Are You Equipped to DIY Your Renovation? Here are 3 Safety Tips You Need to Remember

It’s a great thing to be able to do home renovation projects yourself. After all, there’s nothing like the feeling of creating your dream house with your own hands. The problem with DIY projects, however, is that there’s a lack of safety regulation and accountability that governs it. After acquiring the necessary permits to get the construction going, many homeowners tend to be complacent about their own safety.

If you don’t want medical costs to be a part of your renovation budget, taking extra-precaution is a must. Here are four essential steps you need to take to ensure that your renovation hazards stay low from beginning to end.

The Proper Gear

Wearing the proper gear when performing the renovation is a must. Just because you don’t mind the smell of fresh paint doesn’t mean you shouldn’t wear a mask. Did you know that those open shoes you’re wearing make you prone to injuries? And you should probably keep your gloves on when handling different equipment.

A construction site is full of hazards that can cause serious injuries with permanent consequences. This is especially true when you’re dealing with your house’s main structure. Things can break apart, fall, and cause you to lose your footing. Tripping in a construction site can lead to severe cuts due to the wood, equipment, and nails lying about. That’s not to mention the health risks caused by sawdust and paint fumes.

Save yourself from an ER visit by purchasing the proper gear from construction PPE suppliers. Ensure that you have extra for anybody in the family who wants to help, and create a rule that unless they’re wearing safety gear, they’re not allowed into the part of the house that’s under renovation.

Taking Proper Lessons

If this is your first time doing a home renovation, you should have a more skilled companion to take much of the burden from you. Even then, you should still look for ways to acquire basic home improvement skills before the renovation begins. Don’t rely solely on YouTube videos, as the entire process is often trimmed short to make the tutorial viewer-friendly.

Get experience by signing up for certified woodwork classes online or in person. Volunteer for home-building projects and help out a friend who’s also doing a home renovation. Experience is your friend when handling complex tools, taking measurements, and performing delicate tasks like tile installations. The more practice you can get, the safer you’ll be.

The Out-of-house Option


Staying out of the house at certain phases of the renovation should always be a consideration. Understandably, you want to cut costs by steering clear of hotels and Airbnb. The only problem with not including these in your budget is that you’ll end up compromising it should you or anyone in the family start reacting to the fumes and dust. These hazards can trigger respiratory problems like asthma and graver ones like lung cancer.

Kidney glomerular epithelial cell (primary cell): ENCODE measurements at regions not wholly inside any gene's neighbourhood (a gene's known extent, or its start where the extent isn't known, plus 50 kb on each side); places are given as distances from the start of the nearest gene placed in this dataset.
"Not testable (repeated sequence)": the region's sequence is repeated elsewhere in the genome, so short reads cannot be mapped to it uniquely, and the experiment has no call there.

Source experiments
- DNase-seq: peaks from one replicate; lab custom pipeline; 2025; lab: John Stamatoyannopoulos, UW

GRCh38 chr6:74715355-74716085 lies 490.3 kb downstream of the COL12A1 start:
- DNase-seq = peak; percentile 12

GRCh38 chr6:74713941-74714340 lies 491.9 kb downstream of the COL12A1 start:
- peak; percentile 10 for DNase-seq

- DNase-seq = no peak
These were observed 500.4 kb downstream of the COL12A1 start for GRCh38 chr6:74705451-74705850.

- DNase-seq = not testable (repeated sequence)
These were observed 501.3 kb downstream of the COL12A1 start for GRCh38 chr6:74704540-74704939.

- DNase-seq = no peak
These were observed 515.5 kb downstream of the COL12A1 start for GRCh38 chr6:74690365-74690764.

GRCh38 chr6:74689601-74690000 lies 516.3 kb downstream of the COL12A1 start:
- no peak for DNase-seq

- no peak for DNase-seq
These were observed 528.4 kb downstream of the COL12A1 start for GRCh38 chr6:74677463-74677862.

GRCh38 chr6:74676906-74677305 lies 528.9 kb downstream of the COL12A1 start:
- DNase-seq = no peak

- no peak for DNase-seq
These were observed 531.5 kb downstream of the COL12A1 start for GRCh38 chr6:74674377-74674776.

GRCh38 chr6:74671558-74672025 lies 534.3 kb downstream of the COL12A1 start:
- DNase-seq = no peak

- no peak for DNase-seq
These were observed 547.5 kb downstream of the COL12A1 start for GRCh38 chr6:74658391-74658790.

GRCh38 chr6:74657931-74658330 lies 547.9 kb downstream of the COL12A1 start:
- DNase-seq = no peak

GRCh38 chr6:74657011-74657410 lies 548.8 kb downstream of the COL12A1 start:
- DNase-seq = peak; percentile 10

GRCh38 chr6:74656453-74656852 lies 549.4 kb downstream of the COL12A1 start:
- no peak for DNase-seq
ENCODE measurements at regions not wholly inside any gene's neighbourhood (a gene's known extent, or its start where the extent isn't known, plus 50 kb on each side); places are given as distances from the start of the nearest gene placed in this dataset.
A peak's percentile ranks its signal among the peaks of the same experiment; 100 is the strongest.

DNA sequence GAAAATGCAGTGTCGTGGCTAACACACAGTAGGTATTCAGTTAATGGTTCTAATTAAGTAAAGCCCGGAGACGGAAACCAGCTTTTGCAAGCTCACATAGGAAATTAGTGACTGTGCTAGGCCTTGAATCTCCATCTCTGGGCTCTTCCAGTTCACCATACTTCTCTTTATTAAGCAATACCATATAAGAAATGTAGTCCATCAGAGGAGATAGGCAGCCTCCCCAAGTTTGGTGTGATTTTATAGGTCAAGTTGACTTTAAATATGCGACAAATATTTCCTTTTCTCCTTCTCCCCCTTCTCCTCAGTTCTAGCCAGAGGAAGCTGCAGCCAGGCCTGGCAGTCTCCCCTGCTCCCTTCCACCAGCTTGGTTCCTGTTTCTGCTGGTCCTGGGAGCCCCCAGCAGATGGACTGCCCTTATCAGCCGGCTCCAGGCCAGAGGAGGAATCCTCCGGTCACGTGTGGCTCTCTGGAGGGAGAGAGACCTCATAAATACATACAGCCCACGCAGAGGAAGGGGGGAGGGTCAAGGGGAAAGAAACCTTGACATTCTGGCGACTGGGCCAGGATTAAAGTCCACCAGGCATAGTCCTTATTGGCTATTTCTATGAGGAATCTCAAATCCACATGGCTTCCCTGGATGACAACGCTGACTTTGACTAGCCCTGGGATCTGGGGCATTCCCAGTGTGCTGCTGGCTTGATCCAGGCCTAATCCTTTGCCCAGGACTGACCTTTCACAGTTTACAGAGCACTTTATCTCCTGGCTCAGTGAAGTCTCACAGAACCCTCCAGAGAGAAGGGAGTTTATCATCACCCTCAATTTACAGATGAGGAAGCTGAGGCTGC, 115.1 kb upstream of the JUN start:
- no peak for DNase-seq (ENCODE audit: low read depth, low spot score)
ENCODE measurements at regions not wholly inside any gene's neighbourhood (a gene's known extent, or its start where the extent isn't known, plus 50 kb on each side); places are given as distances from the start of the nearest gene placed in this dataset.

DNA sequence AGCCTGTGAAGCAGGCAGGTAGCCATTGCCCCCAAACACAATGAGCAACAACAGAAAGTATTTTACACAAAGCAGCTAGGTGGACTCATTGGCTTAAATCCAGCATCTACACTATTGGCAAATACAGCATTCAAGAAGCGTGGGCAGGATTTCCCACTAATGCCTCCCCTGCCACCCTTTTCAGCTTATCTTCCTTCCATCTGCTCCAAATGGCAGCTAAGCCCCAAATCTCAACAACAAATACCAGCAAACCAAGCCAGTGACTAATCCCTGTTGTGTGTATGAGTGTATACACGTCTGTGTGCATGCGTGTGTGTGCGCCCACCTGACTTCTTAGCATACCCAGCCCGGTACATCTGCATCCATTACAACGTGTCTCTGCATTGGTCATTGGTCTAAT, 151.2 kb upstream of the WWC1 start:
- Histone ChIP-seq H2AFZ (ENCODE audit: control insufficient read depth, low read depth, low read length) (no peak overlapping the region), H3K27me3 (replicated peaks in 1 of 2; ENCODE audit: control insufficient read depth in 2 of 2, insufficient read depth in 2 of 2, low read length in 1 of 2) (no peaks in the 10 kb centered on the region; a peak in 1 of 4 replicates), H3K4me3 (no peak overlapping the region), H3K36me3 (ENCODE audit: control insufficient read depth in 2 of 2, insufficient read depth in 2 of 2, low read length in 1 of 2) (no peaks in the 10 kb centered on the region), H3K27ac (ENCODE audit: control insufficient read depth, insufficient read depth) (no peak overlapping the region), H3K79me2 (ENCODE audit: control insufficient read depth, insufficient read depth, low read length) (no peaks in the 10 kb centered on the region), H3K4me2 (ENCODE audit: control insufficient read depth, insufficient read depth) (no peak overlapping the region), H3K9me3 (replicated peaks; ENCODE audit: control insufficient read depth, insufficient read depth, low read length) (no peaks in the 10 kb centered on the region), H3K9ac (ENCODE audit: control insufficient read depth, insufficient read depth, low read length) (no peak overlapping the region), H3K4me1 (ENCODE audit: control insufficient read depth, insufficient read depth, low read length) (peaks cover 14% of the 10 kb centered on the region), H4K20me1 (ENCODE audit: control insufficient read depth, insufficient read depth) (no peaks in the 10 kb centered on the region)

Keep this option open, but don’t forget the safety practices that will minimize these risks. Ensure that ventilation is good throughout the renovation site so that fresh air can continuously drive out suspended dust. Close doors that lead to other rooms so that the dust doesn’t go there, and put a plastic sheet around your workspace to further contain these pollutants. Should they become difficult to manage and the paint fumes can be smelled from the other side of the house, it’s time to book a hotel room.

The After-renovation Cleanup

A thorough cleanup should be included in your agenda after a home renovation. Before taking out the wine glass and inviting people over to celebrate, get your entire family geared up to wipe everything spotless.

A little dusting and vacuuming here and there won’t cut it. You need to go through all the cupboards, vanities, and upholstery to ensure that they haven’t discreetly gathered dust or absorbed certain odors. Open all the windows to enhance the ventilation and get an air purifier to improve the air quality.

Safety is Your Primary Concern

Why do so many people skip out of these measures? The answer is simple: money. Homeowners tend to compromise their safety in the name of cutting costs. If you really think about it, though, treating any health issues you incur will be more expensive and difficult to amend.

Purchase the right PPE, get the necessary lessons, plan when you’ll stay out of the house, and remember to clean up after the renovation. These are simple and practical investments to your health that you’ll never regret.

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